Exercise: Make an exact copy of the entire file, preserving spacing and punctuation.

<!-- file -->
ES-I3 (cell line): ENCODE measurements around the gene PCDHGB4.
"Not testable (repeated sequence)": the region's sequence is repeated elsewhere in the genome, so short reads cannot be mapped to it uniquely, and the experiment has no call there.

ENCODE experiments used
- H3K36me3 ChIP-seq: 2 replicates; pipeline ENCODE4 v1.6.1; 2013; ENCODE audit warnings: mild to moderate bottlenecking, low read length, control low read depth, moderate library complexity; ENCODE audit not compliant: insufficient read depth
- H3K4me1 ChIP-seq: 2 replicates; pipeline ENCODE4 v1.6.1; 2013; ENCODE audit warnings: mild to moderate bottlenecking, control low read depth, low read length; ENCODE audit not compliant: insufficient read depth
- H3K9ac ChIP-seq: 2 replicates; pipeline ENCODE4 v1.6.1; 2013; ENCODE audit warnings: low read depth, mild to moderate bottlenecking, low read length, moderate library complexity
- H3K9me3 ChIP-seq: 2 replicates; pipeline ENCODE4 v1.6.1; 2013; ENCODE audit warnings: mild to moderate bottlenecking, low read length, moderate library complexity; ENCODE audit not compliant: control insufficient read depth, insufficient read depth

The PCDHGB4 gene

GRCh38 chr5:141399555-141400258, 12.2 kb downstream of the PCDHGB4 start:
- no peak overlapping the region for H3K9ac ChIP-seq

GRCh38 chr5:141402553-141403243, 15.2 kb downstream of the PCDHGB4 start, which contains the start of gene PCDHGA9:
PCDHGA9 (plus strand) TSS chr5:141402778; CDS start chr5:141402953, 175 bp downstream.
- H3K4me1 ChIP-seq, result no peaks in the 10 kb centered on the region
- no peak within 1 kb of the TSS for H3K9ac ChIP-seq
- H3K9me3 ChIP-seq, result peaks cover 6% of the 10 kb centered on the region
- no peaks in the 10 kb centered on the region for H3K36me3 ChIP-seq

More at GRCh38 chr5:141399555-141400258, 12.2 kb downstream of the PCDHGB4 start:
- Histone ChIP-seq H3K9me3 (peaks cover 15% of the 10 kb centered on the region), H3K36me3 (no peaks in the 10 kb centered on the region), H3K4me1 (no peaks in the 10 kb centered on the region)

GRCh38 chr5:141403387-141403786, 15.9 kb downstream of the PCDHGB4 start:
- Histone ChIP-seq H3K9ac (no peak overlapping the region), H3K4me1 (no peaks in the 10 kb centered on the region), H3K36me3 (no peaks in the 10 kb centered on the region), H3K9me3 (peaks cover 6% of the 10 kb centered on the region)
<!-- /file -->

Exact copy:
ES-I3 (cell line): ENCODE measurements around the gene PCDHGB4.
"Not testable (repeated sequence)": the region's sequence is repeated elsewhere in the genome, so short reads cannot be mapped to it uniquely, and the experiment has no call there.

ENCODE experiments used
- H3K36me3 ChIP-seq: 2 replicates; pipeline ENCODE4 v1.6.1; 2013; ENCODE audit warnings: mild to moderate bottlenecking, low read length, control low read depth, moderate library complexity; ENCODE audit not compliant: insufficient read depth
- H3K4me1 ChIP-seq: 2 replicates; pipeline ENCODE4 v1.6.1; 2013; ENCODE audit warnings: mild to moderate bottlenecking, control low read depth, low read length; ENCODE audit not compliant: insufficient read depth
- H3K9ac ChIP-seq: 2 replicates; pipeline ENCODE4 v1.6.1; 2013; ENCODE audit warnings: low read depth, mild to moderate bottlenecking, low read length, moderate library complexity
- H3K9me3 ChIP-seq: 2 replicates; pipeline ENCODE4 v1.6.1; 2013; ENCODE audit warnings: mild to moderate bottlenecking, low read length, moderate library complexity; ENCODE audit not compliant: control insufficient read depth, insufficient read depth

The PCDHGB4 gene

GRCh38 chr5:141399555-141400258, 12.2 kb downstream of the PCDHGB4 start:
- no peak overlapping the region for H3K9ac ChIP-seq

GRCh38 chr5:141402553-141403243, 15.2 kb downstream of the PCDHGB4 start, which contains the start of gene PCDHGA9:
PCDHGA9 (plus strand) TSS chr5:141402778; CDS start chr5:141402953, 175 bp downstream.
- H3K4me1 ChIP-seq, result no peaks in the 10 kb centered on the region
- no peak within 1 kb of the TSS for H3K9ac ChIP-seq
- H3K9me3 ChIP-seq, result peaks cover 6% of the 10 kb centered on the region
- no peaks in the 10 kb centered on the region for H3K36me3 ChIP-seq

More at GRCh38 chr5:141399555-141400258, 12.2 kb downstream of the PCDHGB4 start:
- Histone ChIP-seq H3K9me3 (peaks cover 15% of the 10 kb centered on the region), H3K36me3 (no peaks in the 10 kb centered on the region), H3K4me1 (no peaks in the 10 kb centered on the region)

GRCh38 chr5:141403387-141403786, 15.9 kb downstream of the PCDHGB4 start:
- Histone ChIP-seq H3K9ac (no peak overlapping the region), H3K4me1 (no peaks in the 10 kb centered on the region), H3K36me3 (no peaks in the 10 kb centered on the region), H3K9me3 (peaks cover 6% of the 10 kb centered on the region)